Dr. Krisberg received his master's degree in criminology and a doctorate in sociology, both from the University of Pennsylvania. He served as the President of the National Council on Crime and Delinquency for over 30 years.
Dr. Krisberg was a faculty member in the School of Criminology at the University of California at Berkeley and a Lecturer in Residence at UC Berkeley Law School. He was also a Visiting Professor at John Jay College in New York.
In 1993 he was the recipient of the August Vollmer Award, the American Society of Criminology’s most prestigious award. He was awarded the Lifetime Achievement Award from the ASC Division of People of Color
Dr. Krisberg has been appointed by several courts to oversee consent decrees involving the civil rights of incarcerated youth. He has prepared several declarations for resentencing JLWOP cases under Miller v Alabama and California’s SB 9 law.
Braden Lake is currently a graduate student at UC Berkeley, studying for a joint MBA and MPH degree. After receiving her degree in Global Health and Human Rights from Stanford University, she worked for several years in health education with marginalized youth in Oakland, first in program implementation and, later, in strategy and curriculum development. After graduation in 2016, she plans to continue working in health equity, particularly in healthcare delivery for underserved communities. She is currently a teaching member of the Oakland Power Projects at Critical Resistance, working to decouple healthcare from policing and the prison industrial complex. Additionally, she is currently working with Kaiser Permanente to shape their strategic plan's approach to reducing racial health disparities.
In 2012, Ron graduated from Merritt College with Associate of Arts degrees in Community Social Services / Substance Abuse and Social Behavioral Sciences. Moving on to UC, Berkeley in 2013, Ron graduated summa cum laude in 2015, with a Bachelor of Arts in Social Welfare with an African American Studies minor. According to Ron it was never complicated, “The social welfare of African Americans has always been my focus.” Ron is currently a 2017 MSW candidate in the UC, Berkeley Graduate School of Social Welfare and the Executive Director of The Gamble Institute (TGI). Ron oversees the direction of TGI and its flagship program, The Street Scholars Peer Mentoring Program, and works closely with Merritt College administration, student services, faculty and staff, and collaborative community partners. TGI is a 501 (c) 3 non-profit community-based participatory research (CBPR) institute, located at Merritt College where there is a significant number of formerly incarcerated students.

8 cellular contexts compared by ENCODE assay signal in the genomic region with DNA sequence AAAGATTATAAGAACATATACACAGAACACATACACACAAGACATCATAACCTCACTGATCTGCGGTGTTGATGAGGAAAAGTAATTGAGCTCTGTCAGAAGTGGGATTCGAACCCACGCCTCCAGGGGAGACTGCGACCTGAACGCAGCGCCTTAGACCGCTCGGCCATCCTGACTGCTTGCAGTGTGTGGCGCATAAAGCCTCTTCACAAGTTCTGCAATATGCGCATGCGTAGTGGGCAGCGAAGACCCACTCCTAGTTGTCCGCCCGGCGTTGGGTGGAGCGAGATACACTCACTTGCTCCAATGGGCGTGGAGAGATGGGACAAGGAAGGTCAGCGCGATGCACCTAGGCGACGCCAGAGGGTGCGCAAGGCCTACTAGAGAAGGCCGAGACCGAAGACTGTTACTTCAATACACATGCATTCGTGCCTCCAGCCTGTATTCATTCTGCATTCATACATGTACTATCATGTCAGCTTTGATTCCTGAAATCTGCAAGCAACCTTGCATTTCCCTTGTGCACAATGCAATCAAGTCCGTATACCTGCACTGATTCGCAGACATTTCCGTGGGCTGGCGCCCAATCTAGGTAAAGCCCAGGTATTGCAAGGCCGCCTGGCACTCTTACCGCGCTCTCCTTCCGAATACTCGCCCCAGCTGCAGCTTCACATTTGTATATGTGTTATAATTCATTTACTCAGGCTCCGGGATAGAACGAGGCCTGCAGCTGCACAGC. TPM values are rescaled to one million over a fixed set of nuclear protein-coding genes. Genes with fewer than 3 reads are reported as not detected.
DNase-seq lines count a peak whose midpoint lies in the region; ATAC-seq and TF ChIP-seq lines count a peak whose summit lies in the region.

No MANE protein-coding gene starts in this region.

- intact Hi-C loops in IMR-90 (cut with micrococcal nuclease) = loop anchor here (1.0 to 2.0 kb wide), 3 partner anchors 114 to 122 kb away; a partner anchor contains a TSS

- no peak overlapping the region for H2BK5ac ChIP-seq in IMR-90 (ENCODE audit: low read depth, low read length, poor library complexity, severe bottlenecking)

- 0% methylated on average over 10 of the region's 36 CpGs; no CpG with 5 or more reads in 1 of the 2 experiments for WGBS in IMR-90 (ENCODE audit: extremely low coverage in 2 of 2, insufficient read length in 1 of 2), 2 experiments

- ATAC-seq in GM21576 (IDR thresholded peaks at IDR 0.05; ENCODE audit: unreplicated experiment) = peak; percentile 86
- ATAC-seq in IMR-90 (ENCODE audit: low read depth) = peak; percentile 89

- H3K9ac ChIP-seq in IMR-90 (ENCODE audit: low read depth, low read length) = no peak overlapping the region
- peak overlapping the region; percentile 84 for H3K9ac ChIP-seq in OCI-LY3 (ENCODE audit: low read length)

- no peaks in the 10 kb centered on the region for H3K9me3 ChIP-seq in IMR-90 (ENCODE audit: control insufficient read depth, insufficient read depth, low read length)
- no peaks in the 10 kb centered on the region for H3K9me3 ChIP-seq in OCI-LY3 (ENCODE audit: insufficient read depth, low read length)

“As the Executive Director of The Gamble Institute (TGI), my mission is to work with like-minded community members to provide relevant services and implement research projects that create meaningful knowledge to improve conditions for formerly incarcerated adults and their families. I am excited about our latest project, the "Street Scholars Peer Mentoring Program." Street Scholars is a community based participatory research project and student support program created "…for parolees, by parolees…" which was designed specifically to utilize education to empower formerly incarcerated adults enrolled in community college.” ~ Ronald Moss, 2016
Steven Raphael is Professor of Public Policy at UC Berkeley. His research focuses on the economics of low-wage labor markets, housing, and the economics of crime and corrections. His most recent research focuses on the social consequences of the large increases in U.S. incarceration rates. Raphael also works on immigration policy, research questions pertaining to various aspects of racial inequality, the economics of labor unions, social insurance policies, homelessness, and low-income housing. Raphael is the author (with Michael Stoll) of Why Are so Many Americans in Prison? (published by the Russell Sage Foundation Press) and The New Scarlet Letter? Negotiating the U.S. Labor Market with a Criminal Record (published by the W.E. Upjohn Institute for Employment Research). He is also editor in chief of Industrial Relations and a research fellow at the University of Michigan National Poverty Center, the University of Chicago Crime Lab, IZA, Bonn Germany, and the Pubic Policy Institute of California. Raphael holds a Ph.D. in economics from UC Berkeley.